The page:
8th January 1915:
We are dug in now and all along the trenches men are trying to catch any sleep they can under their meagre and inadequate sheets of tarpaulin. The conditions are horrific, there is 3 inches of stagnant water and the trenches are lined with slimy glutinous mud, studded with empty cases. I have had a nasty experience of trench foot lately from standing I the water for hours while on sentry duty. We are totally oblivious now, to all but our basic instincts of finding food, keeping warm and staying alive. It is so hard to sleep at night knowing there is a bloody boche line just 100 yards away and that we may be called up to go over at any time. Why isn’t it over yet, Christmas is past and it hasn’t ended, that’s what we were told I’m sure. Yesterday we lost young Eddie. Oh lord. Why won’t it end? He was so innocent, he didn’t deserve to die. No-one does. Its all madness.
13th March 1915:
Some men are giving up hope; its death, day in, day out, all a routine as if we are just pawns in some sick game. Men are weary, blood shod and fatigued; finishing it all in the heat of battle presents itself as an increasingly tempting prospect. But we must keep going and not give in or let madness take hold. Last week we went over. The rattle of machine gun fire is still ringing in my ears. The final count has been made and we lost 86 men in that attack. It all seems so futile, so many men dying for 80 yards of shell bombarded waste land. We are now occupying an old Boche trench and their smells are still lingering in the battered dug outs. What I don’t understand is how we are taught to hate our enemy and treat them like dirt but really they are just the same as us. I found a journal left by a German in his haste and they are as human as we are. They feel cold, pain and are just as desperate as us, so why are we trying to kill them?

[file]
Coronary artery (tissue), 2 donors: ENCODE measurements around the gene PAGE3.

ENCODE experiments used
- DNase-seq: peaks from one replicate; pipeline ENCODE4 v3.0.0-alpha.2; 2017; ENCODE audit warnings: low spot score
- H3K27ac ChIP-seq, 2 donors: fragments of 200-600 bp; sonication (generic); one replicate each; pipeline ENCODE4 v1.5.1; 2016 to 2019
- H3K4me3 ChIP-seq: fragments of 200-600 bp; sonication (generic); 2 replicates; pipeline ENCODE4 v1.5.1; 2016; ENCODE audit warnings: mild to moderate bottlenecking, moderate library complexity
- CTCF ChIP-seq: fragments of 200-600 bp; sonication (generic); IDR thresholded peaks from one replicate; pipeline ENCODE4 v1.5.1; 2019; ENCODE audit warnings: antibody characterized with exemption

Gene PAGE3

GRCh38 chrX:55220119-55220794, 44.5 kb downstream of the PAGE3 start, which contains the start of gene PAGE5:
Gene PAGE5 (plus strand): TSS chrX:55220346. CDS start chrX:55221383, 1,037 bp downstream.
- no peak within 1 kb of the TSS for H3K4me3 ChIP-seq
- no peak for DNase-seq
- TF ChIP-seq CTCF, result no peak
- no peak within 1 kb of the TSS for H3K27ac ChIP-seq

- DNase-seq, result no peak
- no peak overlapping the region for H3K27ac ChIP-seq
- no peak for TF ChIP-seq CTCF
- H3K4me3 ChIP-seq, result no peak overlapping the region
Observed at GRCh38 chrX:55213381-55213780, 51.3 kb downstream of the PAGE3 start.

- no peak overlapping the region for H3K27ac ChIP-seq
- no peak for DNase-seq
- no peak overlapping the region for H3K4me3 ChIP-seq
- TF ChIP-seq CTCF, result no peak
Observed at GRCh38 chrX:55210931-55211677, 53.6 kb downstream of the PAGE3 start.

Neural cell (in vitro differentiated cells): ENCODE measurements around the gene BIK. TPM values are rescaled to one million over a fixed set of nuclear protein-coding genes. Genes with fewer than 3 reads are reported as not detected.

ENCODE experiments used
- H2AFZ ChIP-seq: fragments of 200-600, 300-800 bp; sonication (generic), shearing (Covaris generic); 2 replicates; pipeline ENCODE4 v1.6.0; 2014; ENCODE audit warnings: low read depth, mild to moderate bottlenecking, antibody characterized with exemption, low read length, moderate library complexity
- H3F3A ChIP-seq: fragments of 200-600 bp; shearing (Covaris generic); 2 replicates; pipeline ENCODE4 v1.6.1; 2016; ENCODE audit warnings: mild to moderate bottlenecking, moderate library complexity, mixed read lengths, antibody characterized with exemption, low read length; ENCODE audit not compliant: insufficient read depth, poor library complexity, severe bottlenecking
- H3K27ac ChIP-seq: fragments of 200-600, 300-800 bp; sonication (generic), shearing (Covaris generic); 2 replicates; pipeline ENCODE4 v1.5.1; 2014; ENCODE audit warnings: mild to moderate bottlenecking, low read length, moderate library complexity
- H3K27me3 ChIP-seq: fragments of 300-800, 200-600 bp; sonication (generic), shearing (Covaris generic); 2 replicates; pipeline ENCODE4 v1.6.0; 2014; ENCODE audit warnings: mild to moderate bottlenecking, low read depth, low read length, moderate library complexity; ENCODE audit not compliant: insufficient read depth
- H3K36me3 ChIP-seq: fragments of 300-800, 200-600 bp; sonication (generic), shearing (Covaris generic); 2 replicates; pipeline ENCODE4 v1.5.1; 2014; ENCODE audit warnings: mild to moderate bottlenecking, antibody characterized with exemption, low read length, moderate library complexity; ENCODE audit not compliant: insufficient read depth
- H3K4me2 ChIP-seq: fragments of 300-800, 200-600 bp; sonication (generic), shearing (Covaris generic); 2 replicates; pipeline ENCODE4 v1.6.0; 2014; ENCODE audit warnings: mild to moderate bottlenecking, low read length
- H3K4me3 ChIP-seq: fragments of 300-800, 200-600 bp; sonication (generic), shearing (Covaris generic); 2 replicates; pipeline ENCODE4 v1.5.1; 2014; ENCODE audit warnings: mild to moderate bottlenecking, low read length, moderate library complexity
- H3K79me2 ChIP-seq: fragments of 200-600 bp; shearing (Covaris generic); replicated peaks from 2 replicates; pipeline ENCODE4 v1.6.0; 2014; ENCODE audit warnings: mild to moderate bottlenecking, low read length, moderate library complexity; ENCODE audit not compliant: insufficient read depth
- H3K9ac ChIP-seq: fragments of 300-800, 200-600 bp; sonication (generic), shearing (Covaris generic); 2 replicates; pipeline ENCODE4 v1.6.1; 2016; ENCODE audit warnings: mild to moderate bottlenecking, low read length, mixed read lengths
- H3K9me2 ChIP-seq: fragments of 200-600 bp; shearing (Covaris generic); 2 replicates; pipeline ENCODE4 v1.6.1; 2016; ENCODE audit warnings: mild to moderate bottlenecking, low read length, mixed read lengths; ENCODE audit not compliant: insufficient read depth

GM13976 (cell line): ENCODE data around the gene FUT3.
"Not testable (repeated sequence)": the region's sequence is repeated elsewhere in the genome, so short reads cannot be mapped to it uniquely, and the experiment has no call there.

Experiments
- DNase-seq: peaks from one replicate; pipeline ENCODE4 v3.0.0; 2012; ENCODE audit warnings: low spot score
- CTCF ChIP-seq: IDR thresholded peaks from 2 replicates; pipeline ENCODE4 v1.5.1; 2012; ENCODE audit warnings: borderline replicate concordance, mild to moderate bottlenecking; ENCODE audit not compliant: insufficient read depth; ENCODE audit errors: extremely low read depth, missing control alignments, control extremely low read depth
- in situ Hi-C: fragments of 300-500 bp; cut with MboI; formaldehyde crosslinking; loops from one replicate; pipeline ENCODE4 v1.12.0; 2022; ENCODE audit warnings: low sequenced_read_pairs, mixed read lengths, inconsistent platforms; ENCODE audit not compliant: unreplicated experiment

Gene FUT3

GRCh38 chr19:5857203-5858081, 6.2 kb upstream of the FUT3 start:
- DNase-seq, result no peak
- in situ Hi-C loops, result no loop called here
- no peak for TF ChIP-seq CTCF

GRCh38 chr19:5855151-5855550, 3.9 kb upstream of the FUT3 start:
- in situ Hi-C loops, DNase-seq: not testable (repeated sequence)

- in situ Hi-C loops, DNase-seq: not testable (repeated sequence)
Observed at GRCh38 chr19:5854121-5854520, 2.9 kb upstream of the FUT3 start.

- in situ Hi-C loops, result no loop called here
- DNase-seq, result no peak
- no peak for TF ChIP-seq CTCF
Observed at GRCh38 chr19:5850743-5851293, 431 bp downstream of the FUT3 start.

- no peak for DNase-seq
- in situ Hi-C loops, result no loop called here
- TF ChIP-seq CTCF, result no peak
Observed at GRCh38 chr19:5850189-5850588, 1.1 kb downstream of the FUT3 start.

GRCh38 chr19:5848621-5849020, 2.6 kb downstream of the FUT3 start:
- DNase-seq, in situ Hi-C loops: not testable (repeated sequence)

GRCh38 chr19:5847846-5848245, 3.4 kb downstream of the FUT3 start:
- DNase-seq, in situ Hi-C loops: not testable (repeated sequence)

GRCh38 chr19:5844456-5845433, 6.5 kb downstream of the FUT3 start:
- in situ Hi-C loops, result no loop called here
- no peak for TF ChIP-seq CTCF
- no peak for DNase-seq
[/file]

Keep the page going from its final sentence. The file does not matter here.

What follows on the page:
21st July 1915:
The heat, insects and stale air drive my senses wild; a few have collapsed in the heat under all the heavy equipment. The smell of the trenches is appalling due to a combination of sewage, dirty soldiers and the stench of dead bodies littered in no man’s land. Yesterday there was a gas attack. I managed to get my mask on in good time but some others were not so lucky and I could see one man who dropped his mask in the panic and could not get to it in time. He was coughing, sputtering and choking as he floundered around still trying to find his mask when it was already too late. Seeing that man and having to stand there knowing there was nothing that I could do made me feel awful and it has burnt itself into my memory, also I couldn’t get to close in case he tried to rip my mask off for himself. These kinds of weapons, chemical or biological, anger me so greatly as they are so bitterly evil.
17th September 1916:
It was the day that it once again felt good to be part of Great Britain. Today while doing at normal midday sentry duty, I saw a sight to lift the spirits of any British troop. It was an armoured vehicle that they call the Tank. When I saw it for a way off approaching the front line, coming from the support trenches, I felt once again that that strong feeling of patriotism that I felt when I signed up in the first place. To see this hulk of thick metal covered in gigantic machine guns totally re-inspired me to fight on. Once the word had passed all down the trenches there were soldiers peering to see the approaching symbol of British pride. Now that we knew there was a secret surprise for the Germans in the morning we felt much more at ease to catch a good sleep in order to fully be ready for the events to come.